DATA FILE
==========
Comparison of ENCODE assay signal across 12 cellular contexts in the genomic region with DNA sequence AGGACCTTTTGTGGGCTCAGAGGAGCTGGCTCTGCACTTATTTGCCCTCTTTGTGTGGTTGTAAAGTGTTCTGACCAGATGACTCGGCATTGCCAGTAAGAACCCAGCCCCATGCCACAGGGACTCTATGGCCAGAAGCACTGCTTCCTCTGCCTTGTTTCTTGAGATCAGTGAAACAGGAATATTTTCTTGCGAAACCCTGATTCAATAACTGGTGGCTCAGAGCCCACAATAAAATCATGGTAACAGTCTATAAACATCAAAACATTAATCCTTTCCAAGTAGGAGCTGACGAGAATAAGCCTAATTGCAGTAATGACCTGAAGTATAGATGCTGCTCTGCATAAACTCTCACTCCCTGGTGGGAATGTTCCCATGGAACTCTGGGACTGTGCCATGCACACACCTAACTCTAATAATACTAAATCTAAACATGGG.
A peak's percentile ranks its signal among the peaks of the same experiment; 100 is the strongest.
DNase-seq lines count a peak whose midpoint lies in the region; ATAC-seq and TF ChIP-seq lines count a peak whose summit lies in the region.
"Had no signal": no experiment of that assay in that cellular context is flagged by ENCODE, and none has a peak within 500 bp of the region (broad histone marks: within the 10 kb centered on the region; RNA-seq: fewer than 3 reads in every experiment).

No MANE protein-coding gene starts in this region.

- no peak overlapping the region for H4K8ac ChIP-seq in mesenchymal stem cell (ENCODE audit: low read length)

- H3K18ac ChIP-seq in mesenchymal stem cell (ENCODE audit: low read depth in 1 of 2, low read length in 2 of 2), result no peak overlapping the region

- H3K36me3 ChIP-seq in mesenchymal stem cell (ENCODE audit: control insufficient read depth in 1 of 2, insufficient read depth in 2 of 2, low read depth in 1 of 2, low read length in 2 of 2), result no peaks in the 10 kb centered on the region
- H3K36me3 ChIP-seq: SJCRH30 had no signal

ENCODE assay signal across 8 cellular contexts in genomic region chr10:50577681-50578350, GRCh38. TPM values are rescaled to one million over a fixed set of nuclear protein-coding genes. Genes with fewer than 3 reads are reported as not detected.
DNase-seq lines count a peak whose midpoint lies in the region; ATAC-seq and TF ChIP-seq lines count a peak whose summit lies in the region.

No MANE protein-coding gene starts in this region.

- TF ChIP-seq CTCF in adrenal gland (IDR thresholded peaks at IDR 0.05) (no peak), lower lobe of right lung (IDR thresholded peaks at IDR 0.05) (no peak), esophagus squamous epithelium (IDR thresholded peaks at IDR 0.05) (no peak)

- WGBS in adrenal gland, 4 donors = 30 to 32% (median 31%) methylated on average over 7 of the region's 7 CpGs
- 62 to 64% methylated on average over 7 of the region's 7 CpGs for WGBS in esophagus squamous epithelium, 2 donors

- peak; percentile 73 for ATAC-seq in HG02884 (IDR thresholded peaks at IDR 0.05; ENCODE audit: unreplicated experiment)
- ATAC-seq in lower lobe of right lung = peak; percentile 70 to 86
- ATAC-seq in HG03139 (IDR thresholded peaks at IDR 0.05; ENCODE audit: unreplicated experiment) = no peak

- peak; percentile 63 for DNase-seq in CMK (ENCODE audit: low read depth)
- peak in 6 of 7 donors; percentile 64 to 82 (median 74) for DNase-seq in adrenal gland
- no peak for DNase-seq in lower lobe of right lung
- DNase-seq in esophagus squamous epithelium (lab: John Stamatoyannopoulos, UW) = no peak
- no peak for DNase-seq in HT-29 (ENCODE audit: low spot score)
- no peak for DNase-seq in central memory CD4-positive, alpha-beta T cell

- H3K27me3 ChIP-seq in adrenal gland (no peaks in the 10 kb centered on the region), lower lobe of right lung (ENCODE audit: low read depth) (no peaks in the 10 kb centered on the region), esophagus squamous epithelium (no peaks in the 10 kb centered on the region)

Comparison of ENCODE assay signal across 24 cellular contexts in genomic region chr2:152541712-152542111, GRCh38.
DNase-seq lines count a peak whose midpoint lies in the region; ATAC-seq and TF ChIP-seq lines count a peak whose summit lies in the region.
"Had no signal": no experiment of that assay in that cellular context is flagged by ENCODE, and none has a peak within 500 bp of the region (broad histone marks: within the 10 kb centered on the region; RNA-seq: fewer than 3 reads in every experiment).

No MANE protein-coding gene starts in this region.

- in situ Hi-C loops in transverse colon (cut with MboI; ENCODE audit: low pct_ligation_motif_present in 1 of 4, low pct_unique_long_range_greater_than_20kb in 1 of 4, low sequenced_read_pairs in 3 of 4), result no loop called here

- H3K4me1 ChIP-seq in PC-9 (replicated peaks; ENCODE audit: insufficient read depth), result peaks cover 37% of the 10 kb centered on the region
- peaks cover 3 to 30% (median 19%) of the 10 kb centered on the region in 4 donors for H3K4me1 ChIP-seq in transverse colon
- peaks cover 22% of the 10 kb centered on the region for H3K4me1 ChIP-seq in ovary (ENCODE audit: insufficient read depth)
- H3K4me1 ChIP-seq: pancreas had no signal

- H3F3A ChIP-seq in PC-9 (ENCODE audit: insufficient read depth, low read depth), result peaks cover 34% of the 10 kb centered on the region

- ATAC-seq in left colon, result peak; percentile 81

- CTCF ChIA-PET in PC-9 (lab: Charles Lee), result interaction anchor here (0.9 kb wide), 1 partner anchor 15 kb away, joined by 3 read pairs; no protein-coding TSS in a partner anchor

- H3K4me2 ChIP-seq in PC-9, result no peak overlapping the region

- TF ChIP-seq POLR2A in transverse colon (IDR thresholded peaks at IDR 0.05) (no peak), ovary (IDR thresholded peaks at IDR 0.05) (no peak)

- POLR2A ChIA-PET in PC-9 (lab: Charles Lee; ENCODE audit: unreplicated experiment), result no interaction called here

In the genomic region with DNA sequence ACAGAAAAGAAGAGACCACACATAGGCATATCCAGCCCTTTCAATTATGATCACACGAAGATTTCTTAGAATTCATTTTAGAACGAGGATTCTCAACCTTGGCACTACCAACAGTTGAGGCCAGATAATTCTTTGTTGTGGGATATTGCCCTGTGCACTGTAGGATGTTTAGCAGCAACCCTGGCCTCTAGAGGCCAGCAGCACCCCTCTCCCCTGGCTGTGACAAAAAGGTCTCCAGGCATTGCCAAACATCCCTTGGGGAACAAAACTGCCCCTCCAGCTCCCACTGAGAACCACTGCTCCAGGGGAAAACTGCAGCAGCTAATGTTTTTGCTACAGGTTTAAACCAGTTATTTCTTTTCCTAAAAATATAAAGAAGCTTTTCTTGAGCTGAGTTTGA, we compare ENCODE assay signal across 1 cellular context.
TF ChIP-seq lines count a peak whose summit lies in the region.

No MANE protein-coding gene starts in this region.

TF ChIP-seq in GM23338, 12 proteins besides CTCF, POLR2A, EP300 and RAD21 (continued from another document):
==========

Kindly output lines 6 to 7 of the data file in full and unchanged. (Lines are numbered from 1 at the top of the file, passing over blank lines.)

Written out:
- no peak overlapping the region for H4K8ac ChIP-seq in mesenchymal stem cell (ENCODE audit: low read length)

- H3K18ac ChIP-seq in mesenchymal stem cell (ENCODE audit: low read depth in 1 of 2, low read length in 2 of 2), result no peak overlapping the region